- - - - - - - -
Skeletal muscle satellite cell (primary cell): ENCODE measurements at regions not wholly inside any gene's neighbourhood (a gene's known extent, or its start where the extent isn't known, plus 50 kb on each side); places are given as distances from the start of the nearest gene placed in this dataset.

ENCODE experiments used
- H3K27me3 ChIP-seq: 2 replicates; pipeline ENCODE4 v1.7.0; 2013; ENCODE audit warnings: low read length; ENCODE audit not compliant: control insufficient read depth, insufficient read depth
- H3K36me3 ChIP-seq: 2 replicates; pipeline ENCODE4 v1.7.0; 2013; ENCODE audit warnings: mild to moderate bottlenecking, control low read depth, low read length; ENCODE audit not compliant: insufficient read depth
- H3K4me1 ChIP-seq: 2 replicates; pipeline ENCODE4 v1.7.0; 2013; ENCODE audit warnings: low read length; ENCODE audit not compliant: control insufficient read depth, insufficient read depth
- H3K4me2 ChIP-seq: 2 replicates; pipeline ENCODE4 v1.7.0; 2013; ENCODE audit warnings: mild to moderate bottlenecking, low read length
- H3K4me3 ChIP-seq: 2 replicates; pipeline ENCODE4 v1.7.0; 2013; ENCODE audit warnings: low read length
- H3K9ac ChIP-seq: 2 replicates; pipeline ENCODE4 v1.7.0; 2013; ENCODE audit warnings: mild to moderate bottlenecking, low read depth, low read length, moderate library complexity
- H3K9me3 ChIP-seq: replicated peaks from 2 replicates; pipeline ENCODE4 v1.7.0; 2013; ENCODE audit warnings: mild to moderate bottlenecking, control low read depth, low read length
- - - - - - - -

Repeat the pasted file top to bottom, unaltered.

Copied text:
Skeletal muscle satellite cell (primary cell): ENCODE measurements at regions not wholly inside any gene's neighbourhood (a gene's known extent, or its start where the extent isn't known, plus 50 kb on each side); places are given as distances from the start of the nearest gene placed in this dataset.

ENCODE experiments used
- H3K27me3 ChIP-seq: 2 replicates; pipeline ENCODE4 v1.7.0; 2013; ENCODE audit warnings: low read length; ENCODE audit not compliant: control insufficient read depth, insufficient read depth
- H3K36me3 ChIP-seq: 2 replicates; pipeline ENCODE4 v1.7.0; 2013; ENCODE audit warnings: mild to moderate bottlenecking, control low read depth, low read length; ENCODE audit not compliant: insufficient read depth
- H3K4me1 ChIP-seq: 2 replicates; pipeline ENCODE4 v1.7.0; 2013; ENCODE audit warnings: low read length; ENCODE audit not compliant: control insufficient read depth, insufficient read depth
- H3K4me2 ChIP-seq: 2 replicates; pipeline ENCODE4 v1.7.0; 2013; ENCODE audit warnings: mild to moderate bottlenecking, low read length
- H3K4me3 ChIP-seq: 2 replicates; pipeline ENCODE4 v1.7.0; 2013; ENCODE audit warnings: low read length
- H3K9ac ChIP-seq: 2 replicates; pipeline ENCODE4 v1.7.0; 2013; ENCODE audit warnings: mild to moderate bottlenecking, low read depth, low read length, moderate library complexity
- H3K9me3 ChIP-seq: replicated peaks from 2 replicates; pipeline ENCODE4 v1.7.0; 2013; ENCODE audit warnings: mild to moderate bottlenecking, control low read depth, low read length